- flour or meal combined with water, milk, etc., in a mass for baking into bread, cake, etc.; paste of bread.
- any similar soft, pasty mass.
- Slang. money.
Origin of dough
Related Words for doughcabbage, bread, lettuce, wealth, cash, coin, boodle, currency, funds, loot, chips, greenback, change, dinero, coinage, moola
Examples from the Web for dough
Contemporary Examples of dough
Divide the dough in half and very gently pat each half into a round 1-inch-thick disk.Make ‘The Chew’s’ Carla Hall’s Pumpkin Pecan Pie
December 26, 2014
Sneaker and clothing brands routinely dole out buckets of dough to drape their swag over popular cultural characters.Would You Pay $100 For a 50 Cent Bulge? Men’s Undies Get Expensive
December 23, 2014
They might have scored all that dough if word of the waterboarding had not leaked.The Luxury Homes That Torture and Your Tax Dollars Built
December 12, 2014
With a 1¾-inch ice cream scoop (or two spoons), scoop round balls of dough onto the prepared sheet pans.
With a rubber spatula, stir in the chocolate and cranberries until the dough is well mixed.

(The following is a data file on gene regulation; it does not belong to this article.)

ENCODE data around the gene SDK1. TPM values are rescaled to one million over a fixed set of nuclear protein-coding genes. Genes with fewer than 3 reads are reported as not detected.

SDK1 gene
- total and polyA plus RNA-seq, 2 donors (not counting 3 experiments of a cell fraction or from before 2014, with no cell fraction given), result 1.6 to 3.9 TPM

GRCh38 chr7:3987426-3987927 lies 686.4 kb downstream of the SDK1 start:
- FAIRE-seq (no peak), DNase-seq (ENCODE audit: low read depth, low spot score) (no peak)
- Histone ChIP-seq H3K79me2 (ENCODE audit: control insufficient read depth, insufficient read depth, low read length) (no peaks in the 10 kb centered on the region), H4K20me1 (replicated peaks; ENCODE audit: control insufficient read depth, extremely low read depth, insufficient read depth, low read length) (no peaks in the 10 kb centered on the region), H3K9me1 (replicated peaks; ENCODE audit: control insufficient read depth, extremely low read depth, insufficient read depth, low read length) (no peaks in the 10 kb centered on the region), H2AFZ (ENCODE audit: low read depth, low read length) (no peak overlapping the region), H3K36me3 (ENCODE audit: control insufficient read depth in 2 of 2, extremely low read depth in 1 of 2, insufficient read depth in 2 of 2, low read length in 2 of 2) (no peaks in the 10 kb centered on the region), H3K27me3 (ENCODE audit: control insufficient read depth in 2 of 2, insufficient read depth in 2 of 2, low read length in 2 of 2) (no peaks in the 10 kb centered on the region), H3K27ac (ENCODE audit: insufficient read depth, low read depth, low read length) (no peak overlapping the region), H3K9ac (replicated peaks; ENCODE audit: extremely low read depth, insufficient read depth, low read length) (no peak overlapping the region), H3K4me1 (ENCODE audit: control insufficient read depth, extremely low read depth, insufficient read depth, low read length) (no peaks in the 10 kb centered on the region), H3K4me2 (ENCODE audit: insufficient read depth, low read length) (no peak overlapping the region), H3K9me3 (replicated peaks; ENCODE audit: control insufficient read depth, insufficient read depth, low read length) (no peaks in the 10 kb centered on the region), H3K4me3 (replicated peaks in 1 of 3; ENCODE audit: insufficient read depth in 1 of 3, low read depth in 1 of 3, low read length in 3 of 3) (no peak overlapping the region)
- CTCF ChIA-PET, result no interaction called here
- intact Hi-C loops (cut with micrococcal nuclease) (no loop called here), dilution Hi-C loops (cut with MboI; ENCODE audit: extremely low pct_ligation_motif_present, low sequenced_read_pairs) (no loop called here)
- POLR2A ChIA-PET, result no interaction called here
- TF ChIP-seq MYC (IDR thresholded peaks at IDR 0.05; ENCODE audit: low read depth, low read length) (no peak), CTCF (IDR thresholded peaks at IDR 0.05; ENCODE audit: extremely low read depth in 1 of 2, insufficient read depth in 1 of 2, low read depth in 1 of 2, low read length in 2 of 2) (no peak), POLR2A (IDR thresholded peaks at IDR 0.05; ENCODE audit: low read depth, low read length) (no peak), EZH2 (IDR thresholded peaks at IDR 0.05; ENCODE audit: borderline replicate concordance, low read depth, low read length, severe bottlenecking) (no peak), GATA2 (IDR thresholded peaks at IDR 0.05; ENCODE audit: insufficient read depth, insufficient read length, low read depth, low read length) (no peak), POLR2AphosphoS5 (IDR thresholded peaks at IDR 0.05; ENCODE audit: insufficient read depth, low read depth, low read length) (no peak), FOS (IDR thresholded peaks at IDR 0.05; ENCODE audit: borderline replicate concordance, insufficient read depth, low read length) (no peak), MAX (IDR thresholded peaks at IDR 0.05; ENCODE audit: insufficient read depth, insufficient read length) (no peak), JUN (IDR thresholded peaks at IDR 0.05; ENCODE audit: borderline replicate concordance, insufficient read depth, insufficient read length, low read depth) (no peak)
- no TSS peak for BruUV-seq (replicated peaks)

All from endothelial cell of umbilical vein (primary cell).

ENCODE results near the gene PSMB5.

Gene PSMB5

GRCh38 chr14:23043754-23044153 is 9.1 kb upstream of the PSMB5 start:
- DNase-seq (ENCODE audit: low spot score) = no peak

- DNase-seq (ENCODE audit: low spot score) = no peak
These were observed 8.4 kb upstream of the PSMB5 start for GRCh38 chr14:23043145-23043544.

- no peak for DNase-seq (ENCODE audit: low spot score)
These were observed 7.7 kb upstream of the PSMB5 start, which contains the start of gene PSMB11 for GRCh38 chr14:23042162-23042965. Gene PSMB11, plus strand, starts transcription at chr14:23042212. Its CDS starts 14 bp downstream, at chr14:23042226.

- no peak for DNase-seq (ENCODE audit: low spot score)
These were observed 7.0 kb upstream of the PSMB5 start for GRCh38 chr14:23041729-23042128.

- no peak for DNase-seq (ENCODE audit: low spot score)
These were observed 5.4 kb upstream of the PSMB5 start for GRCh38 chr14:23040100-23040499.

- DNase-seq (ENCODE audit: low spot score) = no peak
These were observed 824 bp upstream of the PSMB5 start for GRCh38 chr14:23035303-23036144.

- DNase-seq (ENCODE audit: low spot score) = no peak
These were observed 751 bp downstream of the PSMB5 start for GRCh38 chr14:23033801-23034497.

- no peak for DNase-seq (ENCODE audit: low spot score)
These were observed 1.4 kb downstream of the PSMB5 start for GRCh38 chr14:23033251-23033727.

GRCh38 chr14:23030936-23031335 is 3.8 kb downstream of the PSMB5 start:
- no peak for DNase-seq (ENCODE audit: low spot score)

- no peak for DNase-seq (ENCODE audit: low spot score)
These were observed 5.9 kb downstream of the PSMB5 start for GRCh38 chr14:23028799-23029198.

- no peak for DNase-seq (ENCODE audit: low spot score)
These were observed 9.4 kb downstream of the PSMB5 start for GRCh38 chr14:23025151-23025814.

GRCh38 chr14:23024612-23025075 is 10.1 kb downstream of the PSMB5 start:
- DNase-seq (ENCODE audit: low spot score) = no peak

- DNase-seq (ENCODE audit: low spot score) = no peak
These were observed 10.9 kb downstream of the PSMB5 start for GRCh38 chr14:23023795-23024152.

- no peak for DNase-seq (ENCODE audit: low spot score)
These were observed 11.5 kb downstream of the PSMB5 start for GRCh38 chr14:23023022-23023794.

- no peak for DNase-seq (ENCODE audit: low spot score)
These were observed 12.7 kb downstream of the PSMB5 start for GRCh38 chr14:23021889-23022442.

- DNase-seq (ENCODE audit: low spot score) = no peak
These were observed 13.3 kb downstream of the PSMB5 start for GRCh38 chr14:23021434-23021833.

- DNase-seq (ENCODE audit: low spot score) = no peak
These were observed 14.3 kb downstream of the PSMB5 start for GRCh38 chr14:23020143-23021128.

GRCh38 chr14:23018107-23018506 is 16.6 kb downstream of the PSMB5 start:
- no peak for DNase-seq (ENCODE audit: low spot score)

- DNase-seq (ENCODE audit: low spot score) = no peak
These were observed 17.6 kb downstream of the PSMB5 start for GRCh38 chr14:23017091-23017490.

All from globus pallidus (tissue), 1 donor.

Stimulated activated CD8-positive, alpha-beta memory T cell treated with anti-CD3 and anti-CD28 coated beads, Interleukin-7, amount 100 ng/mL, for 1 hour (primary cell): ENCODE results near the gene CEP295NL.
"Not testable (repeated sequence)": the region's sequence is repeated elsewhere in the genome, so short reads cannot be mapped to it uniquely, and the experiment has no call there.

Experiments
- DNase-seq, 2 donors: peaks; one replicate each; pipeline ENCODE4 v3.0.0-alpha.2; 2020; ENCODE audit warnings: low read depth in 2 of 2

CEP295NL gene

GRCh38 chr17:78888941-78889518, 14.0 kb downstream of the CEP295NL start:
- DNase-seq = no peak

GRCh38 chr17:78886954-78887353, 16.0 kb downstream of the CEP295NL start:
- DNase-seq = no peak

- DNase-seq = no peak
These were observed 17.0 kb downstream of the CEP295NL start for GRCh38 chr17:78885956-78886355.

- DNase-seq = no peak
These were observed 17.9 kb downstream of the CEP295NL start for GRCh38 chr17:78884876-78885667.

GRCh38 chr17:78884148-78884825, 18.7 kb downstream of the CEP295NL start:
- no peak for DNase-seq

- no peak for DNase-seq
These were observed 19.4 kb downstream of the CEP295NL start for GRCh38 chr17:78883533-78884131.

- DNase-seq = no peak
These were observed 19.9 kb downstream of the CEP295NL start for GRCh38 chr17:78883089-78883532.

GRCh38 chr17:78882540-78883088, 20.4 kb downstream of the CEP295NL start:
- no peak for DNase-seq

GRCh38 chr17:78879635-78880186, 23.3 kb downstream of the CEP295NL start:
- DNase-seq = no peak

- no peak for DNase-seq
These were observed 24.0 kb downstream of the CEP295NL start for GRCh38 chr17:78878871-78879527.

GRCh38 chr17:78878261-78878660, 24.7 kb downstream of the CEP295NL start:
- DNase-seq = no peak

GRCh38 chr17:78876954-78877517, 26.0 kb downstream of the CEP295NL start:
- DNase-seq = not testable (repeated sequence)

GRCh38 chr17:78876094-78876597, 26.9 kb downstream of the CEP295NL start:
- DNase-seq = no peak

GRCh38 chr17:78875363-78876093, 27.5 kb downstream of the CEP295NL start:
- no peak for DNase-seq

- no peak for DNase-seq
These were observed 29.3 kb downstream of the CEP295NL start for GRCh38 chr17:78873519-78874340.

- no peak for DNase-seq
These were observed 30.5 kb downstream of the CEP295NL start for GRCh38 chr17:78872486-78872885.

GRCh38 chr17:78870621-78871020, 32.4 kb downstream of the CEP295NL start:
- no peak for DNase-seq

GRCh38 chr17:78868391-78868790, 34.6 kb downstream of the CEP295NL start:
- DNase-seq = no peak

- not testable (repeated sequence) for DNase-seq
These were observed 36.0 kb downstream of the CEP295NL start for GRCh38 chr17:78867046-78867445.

Historical Examples of dough
Knead the dough, let it rise again, and form it into loaves.Woman's Institute Library of Cookery, Vol. 1
Woman's Institute of Domestic Arts and Sciences
In the silence the table creaked as Margaret kneaded the dough.In the Midst of Alarms
You will also want tin cutters for cakes that are rolled out in dough.Directions for Cookery, in its Various Branches
His tongue seemed to leave him, and he only held out his hand, with the dough in it.Welsh Fairy Tales
William Elliott Griffis
Take a piece of the dough from your baking after it has risen once.Culture and Cooking
- a thick mixture of flour or meal and water or milk, used for making bread, pastry, etc
- any similar pasty mass
- a slang word for money
Word Origin for dough
Old English dag "dough," from Proto-Germanic *daigaz "something kneaded" (cf. Old Norse deig, Swedish deg, Middle Dutch deech, Dutch deeg, Old High German teic, German Teig, Gothic daigs "dough"), from PIE *dheigh- "to build, to form, to knead" (cf. Sanskrit dehah "body," literally "that which is formed," dih- "to besmear;" Greek teikhos "wall;" Latin fingere "to form, fashion," figura "a shape, form, figure;" Gothic deigan "to smear;" Old Irish digen "firm, solid," originally "kneaded into a compact mass"). Meaning "money" is from 1851.